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Pakistan Retakes Naval Base After Militant Attack


Pakistani Interior Minister Rehman Malik briefs the media in Karachi, Pakistan, May 23, 2011

Pakistani Interior Minister Rehman Malik briefs the media in Karachi, Pakistan, May 23, 2011

Pakistani commandos have regained control of a naval base after more than 17 hours of fighting with Taliban gunmen, in an attack that raised questions about Pakistan's ability to defend itself from militants.

Pakistan's Interior Minister Rehman Malik said Monday that 10 security personnel were killed and 14 others were wounded in the brazen attack on the base in the southern port city of Karachi.

Malik said four to six heavily armed militants dressed in black used ladders to climb into the base late Sunday, setting off intense gunbattles and several explosions. Malik said four attackers were killed but two may have escaped.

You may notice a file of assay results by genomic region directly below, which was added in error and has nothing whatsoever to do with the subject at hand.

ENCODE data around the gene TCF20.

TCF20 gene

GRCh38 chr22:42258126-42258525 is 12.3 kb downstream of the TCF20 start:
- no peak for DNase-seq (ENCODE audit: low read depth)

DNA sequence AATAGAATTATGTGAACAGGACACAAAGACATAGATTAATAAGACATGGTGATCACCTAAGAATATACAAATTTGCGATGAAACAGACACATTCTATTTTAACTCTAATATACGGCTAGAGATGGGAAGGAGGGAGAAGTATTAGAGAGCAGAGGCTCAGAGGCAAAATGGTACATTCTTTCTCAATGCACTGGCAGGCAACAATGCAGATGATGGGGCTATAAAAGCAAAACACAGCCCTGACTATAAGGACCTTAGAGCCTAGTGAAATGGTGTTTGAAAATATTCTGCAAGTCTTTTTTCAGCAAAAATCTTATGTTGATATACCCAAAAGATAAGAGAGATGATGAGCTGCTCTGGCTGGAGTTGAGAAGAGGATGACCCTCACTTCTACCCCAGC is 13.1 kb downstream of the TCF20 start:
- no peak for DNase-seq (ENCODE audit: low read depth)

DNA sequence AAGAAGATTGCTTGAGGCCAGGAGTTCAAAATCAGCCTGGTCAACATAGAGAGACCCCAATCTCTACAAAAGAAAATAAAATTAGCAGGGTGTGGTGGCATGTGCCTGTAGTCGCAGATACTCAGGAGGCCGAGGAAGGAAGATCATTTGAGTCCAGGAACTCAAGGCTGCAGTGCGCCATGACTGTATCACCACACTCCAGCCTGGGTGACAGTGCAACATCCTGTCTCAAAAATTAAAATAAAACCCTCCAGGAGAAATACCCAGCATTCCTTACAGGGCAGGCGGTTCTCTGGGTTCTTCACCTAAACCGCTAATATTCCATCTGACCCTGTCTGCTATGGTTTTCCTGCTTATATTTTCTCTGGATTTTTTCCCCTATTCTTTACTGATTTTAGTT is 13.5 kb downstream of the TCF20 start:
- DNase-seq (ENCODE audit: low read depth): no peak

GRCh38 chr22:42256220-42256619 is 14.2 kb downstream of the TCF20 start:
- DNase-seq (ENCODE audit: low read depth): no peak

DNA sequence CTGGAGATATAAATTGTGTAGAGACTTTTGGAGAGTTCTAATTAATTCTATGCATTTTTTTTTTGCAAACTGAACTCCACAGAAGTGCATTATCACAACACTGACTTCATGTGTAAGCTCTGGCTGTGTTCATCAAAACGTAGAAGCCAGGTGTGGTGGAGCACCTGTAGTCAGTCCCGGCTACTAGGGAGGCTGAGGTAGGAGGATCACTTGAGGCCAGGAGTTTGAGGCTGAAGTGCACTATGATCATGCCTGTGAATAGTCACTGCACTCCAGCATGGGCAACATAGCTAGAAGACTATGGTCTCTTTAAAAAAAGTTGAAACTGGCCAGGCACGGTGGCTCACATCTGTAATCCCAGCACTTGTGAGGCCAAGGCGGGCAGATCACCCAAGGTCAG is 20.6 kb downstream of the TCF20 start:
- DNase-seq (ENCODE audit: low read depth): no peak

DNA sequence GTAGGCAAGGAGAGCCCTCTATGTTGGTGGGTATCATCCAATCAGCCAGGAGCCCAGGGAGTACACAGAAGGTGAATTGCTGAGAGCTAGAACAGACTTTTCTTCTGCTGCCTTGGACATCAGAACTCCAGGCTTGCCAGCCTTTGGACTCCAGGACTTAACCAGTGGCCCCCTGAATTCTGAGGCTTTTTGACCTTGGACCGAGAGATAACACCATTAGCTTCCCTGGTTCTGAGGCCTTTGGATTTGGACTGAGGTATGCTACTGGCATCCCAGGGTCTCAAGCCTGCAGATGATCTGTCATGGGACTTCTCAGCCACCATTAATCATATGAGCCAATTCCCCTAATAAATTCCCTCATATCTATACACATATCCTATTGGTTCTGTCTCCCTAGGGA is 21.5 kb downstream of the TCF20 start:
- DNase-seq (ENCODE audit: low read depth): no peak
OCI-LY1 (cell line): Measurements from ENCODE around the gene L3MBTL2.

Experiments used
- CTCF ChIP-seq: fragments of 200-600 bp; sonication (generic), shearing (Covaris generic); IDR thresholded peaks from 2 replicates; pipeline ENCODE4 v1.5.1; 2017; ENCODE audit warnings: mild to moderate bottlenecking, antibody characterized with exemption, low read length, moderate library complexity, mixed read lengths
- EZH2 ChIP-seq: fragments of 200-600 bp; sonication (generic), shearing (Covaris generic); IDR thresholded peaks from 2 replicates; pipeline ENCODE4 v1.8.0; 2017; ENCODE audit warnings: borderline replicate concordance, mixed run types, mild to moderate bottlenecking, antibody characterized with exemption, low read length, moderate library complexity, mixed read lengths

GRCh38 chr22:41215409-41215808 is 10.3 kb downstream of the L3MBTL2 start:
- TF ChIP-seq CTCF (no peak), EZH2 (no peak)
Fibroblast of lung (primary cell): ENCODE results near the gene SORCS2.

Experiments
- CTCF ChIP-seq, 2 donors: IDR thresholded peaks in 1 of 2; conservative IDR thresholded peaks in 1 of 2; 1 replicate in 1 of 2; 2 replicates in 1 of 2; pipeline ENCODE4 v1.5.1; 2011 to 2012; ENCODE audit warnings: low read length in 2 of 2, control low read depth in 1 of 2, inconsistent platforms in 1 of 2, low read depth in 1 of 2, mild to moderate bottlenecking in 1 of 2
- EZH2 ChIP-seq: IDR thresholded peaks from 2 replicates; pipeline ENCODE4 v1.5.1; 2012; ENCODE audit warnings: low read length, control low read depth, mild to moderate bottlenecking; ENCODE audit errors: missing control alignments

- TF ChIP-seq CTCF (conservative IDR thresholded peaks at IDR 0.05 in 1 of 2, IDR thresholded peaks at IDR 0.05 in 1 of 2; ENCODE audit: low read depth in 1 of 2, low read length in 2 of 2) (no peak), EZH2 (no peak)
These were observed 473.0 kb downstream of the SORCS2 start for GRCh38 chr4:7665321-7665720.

A Taliban spokesman said the attack was launched to avenge the death of al-Qaida leader Osama bin Laden, who was killed by U.S. special forces in a raid on May 2 in Pakistan.

Interior Minister Malik said six Americans and 11 Chinese contractors were on the base at the time of the attack and had been evacuated safely.

Pakistani officials say two maritime surveillance airplanes were destroyed. The planes were recently given to Pakistan by the United States.

Prime Minister Yousuf Raza Gilani condemned the attack as "cowardly" and said it would not deter Pakistan's government or its people from fighting terrorism.

The United States and Britain also condemned the attack, which officials said underscored the threat Pakistan faces from violent extremists.

Elsewhere, Pakistani officials say a U.S. drone strike killed at least seven suspected militants in the militant stronghold of North Waziristan, along the Afghan border.

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